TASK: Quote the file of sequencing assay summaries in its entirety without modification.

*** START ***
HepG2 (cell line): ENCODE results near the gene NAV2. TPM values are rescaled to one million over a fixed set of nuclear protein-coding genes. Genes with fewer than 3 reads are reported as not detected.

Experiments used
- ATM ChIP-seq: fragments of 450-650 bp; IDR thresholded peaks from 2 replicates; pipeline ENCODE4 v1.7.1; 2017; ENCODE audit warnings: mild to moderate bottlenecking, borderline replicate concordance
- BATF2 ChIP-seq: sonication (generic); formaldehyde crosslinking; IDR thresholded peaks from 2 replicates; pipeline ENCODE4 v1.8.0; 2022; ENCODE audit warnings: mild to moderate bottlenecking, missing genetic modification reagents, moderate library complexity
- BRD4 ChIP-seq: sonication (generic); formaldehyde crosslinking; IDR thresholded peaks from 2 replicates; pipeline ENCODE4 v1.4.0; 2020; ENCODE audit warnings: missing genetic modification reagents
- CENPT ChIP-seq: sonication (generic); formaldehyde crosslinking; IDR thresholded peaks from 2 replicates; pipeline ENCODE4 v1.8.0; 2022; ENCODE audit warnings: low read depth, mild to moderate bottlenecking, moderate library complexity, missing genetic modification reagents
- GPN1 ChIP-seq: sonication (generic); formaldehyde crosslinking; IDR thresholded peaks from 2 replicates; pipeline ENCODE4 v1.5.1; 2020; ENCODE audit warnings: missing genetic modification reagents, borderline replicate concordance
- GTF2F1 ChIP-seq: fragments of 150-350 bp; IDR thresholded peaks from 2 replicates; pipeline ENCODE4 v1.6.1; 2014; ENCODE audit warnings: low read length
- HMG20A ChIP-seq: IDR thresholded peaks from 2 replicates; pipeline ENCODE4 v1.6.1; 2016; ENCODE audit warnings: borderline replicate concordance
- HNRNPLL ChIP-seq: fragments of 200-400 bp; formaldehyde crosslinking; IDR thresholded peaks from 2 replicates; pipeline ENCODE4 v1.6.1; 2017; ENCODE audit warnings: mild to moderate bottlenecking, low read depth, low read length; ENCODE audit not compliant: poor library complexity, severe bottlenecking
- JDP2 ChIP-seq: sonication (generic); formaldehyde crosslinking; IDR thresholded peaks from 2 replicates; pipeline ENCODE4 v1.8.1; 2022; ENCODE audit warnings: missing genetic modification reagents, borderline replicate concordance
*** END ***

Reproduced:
HepG2 (cell line): ENCODE results near the gene NAV2. TPM values are rescaled to one million over a fixed set of nuclear protein-coding genes. Genes with fewer than 3 reads are reported as not detected.

Experiments used
- ATM ChIP-seq: fragments of 450-650 bp; IDR thresholded peaks from 2 replicates; pipeline ENCODE4 v1.7.1; 2017; ENCODE audit warnings: mild to moderate bottlenecking, borderline replicate concordance
- BATF2 ChIP-seq: sonication (generic); formaldehyde crosslinking; IDR thresholded peaks from 2 replicates; pipeline ENCODE4 v1.8.0; 2022; ENCODE audit warnings: mild to moderate bottlenecking, missing genetic modification reagents, moderate library complexity
- BRD4 ChIP-seq: sonication (generic); formaldehyde crosslinking; IDR thresholded peaks from 2 replicates; pipeline ENCODE4 v1.4.0; 2020; ENCODE audit warnings: missing genetic modification reagents
- CENPT ChIP-seq: sonication (generic); formaldehyde crosslinking; IDR thresholded peaks from 2 replicates; pipeline ENCODE4 v1.8.0; 2022; ENCODE audit warnings: low read depth, mild to moderate bottlenecking, moderate library complexity, missing genetic modification reagents
- GPN1 ChIP-seq: sonication (generic); formaldehyde crosslinking; IDR thresholded peaks from 2 replicates; pipeline ENCODE4 v1.5.1; 2020; ENCODE audit warnings: missing genetic modification reagents, borderline replicate concordance
- GTF2F1 ChIP-seq: fragments of 150-350 bp; IDR thresholded peaks from 2 replicates; pipeline ENCODE4 v1.6.1; 2014; ENCODE audit warnings: low read length
- HMG20A ChIP-seq: IDR thresholded peaks from 2 replicates; pipeline ENCODE4 v1.6.1; 2016; ENCODE audit warnings: borderline replicate concordance
- HNRNPLL ChIP-seq: fragments of 200-400 bp; formaldehyde crosslinking; IDR thresholded peaks from 2 replicates; pipeline ENCODE4 v1.6.1; 2017; ENCODE audit warnings: mild to moderate bottlenecking, low read depth, low read length; ENCODE audit not compliant: poor library complexity, severe bottlenecking
- JDP2 ChIP-seq: sonication (generic); formaldehyde crosslinking; IDR thresholded peaks from 2 replicates; pipeline ENCODE4 v1.8.1; 2022; ENCODE audit warnings: missing genetic modification reagents, borderline replicate concordance